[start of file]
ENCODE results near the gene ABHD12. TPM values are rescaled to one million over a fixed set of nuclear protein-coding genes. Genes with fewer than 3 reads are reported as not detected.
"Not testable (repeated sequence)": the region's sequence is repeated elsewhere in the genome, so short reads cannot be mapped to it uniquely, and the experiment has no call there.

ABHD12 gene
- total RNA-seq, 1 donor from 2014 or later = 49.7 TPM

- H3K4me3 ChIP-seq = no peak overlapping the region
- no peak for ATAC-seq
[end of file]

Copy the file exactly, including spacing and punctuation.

ENCODE results near the gene ABHD12. TPM values are rescaled to one million over a fixed set of nuclear protein-coding genes. Genes with fewer than 3 reads are reported as not detected.
"Not testable (repeated sequence)": the region's sequence is repeated elsewhere in the genome, so short reads cannot be mapped to it uniquely, and the experiment has no call there.

ABHD12 gene
- total RNA-seq, 1 donor from 2014 or later = 49.7 TPM

- H3K4me3 ChIP-seq = no peak overlapping the region
- no peak for ATAC-seq